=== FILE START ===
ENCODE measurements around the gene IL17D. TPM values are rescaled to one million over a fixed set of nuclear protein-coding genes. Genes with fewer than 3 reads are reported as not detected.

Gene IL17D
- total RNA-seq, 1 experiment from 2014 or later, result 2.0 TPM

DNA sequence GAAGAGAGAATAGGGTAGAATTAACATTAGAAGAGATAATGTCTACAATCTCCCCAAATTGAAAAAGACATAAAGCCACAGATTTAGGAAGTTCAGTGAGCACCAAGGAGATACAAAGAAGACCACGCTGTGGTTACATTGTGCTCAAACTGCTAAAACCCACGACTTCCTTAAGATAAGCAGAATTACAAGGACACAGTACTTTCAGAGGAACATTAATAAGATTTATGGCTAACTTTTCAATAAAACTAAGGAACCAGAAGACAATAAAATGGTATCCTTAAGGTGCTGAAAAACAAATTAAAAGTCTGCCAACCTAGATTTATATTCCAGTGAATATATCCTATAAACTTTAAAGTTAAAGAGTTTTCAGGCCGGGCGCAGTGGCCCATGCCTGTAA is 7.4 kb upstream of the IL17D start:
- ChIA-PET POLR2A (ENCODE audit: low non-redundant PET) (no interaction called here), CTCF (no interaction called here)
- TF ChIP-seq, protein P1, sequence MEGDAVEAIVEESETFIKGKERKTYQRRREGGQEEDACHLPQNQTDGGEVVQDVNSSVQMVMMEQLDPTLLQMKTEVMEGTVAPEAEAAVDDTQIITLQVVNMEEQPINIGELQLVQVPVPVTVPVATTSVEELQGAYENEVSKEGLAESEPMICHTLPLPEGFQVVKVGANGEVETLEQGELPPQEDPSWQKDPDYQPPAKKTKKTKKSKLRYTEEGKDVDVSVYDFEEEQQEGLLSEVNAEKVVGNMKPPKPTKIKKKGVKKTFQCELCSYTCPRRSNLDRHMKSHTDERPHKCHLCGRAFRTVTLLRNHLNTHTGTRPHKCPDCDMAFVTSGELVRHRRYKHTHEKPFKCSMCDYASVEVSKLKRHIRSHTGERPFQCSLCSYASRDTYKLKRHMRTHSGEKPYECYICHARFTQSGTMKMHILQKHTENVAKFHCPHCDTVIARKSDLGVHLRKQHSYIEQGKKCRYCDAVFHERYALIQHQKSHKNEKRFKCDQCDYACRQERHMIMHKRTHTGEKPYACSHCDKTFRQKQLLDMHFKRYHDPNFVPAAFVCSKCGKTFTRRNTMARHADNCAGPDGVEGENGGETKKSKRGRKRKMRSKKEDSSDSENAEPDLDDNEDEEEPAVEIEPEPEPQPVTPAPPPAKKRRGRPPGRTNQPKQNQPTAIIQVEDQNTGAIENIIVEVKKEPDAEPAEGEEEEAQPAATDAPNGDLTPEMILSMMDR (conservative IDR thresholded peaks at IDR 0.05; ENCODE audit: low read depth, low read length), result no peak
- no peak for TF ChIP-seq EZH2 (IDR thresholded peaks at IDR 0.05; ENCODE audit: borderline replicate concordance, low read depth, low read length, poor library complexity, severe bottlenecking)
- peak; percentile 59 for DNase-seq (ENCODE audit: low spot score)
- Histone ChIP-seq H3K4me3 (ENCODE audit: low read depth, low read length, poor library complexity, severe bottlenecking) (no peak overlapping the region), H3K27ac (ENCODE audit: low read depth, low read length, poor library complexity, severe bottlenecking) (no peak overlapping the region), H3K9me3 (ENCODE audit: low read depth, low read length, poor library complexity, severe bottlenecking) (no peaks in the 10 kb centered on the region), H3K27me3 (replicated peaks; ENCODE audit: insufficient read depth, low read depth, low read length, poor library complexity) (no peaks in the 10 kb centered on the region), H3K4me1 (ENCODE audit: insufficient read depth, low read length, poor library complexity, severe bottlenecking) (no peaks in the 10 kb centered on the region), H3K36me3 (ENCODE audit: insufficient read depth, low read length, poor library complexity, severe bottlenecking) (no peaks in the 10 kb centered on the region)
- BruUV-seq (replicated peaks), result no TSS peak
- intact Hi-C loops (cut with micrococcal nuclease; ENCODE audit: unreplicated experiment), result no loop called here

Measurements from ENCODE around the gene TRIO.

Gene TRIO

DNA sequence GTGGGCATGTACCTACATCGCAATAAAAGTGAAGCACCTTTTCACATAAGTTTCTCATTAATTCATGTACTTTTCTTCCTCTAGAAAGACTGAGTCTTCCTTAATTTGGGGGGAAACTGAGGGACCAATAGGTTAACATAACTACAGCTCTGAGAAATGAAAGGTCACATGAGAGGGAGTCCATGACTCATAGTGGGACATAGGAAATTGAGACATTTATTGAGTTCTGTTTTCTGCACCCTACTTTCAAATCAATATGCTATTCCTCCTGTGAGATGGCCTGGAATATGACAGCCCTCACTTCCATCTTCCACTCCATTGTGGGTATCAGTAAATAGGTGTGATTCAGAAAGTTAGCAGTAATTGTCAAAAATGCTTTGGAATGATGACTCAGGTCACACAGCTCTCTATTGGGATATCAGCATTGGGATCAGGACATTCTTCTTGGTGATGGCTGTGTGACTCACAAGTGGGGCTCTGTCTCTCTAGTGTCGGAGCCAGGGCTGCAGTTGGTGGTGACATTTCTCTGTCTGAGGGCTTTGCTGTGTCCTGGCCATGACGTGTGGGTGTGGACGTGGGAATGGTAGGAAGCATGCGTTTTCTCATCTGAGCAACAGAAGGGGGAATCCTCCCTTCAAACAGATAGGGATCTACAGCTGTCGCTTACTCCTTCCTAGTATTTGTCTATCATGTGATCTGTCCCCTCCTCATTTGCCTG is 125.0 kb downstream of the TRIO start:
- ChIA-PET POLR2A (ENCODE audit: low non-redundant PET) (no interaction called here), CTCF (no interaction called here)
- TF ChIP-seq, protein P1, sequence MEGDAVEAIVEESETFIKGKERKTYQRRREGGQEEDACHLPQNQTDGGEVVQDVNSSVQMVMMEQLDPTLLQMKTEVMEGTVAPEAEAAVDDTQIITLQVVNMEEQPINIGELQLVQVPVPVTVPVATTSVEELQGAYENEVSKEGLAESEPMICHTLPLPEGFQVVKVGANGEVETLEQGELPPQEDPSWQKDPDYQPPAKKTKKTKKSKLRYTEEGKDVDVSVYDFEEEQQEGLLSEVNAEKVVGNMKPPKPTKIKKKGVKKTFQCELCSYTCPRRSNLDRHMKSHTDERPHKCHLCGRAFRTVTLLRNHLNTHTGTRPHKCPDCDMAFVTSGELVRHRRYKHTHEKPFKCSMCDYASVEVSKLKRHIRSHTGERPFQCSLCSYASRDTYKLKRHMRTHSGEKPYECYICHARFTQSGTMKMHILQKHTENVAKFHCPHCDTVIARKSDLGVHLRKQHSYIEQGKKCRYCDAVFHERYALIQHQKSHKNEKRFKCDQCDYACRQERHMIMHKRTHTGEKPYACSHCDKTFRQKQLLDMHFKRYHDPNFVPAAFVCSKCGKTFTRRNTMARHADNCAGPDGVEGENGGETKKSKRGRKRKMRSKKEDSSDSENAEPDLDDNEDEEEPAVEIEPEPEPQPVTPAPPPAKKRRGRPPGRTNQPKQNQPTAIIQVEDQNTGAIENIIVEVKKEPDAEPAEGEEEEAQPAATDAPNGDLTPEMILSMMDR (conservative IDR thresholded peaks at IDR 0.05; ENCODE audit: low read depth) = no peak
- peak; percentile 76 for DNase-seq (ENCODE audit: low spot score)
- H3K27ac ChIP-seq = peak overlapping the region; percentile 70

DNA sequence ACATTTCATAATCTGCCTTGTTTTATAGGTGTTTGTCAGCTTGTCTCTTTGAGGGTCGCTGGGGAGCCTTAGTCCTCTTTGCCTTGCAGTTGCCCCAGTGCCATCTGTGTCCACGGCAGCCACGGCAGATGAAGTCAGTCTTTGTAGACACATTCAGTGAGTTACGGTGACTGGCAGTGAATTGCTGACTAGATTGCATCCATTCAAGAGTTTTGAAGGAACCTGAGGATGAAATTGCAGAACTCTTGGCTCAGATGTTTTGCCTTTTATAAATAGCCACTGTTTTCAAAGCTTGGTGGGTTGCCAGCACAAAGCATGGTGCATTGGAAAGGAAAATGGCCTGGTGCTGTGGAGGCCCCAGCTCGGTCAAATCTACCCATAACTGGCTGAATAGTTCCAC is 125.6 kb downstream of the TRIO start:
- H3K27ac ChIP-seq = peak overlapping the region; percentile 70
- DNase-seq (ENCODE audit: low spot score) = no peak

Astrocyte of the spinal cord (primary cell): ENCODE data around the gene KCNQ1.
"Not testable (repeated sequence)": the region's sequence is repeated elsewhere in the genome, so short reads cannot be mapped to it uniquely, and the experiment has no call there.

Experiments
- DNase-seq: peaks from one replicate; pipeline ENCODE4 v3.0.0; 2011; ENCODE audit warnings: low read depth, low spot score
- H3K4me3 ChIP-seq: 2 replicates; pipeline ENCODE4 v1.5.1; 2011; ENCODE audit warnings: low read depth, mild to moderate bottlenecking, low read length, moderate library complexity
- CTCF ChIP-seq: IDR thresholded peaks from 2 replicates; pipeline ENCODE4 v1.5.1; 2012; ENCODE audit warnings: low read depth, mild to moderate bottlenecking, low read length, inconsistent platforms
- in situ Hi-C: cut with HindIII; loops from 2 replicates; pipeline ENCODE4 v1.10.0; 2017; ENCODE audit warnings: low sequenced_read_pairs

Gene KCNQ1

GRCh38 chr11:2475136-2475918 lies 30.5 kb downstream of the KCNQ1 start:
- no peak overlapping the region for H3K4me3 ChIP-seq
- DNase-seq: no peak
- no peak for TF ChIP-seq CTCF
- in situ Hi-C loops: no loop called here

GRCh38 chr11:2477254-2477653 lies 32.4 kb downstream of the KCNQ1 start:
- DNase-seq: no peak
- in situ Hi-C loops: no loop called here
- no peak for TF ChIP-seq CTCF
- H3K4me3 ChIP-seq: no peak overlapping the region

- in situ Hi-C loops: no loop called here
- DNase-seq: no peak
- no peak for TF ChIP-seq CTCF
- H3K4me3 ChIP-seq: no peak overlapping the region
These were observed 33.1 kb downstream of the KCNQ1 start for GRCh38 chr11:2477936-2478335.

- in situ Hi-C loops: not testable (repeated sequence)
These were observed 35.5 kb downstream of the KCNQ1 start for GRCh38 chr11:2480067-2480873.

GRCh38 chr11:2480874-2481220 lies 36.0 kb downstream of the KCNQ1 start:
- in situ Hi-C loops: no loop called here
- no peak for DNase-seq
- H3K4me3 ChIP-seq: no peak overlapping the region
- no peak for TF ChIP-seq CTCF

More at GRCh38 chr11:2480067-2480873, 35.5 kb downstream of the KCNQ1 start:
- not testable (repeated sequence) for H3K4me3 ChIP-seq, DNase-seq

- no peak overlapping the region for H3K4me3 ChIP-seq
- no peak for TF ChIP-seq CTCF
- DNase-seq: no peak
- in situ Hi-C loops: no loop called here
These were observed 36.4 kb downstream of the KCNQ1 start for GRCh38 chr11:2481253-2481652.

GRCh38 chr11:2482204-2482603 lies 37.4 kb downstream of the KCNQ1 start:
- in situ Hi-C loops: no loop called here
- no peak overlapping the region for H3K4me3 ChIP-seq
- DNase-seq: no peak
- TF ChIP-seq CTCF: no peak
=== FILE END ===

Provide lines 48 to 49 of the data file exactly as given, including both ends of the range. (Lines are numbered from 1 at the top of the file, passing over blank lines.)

- in situ Hi-C loops: no loop called here
- no peak for DNase-seq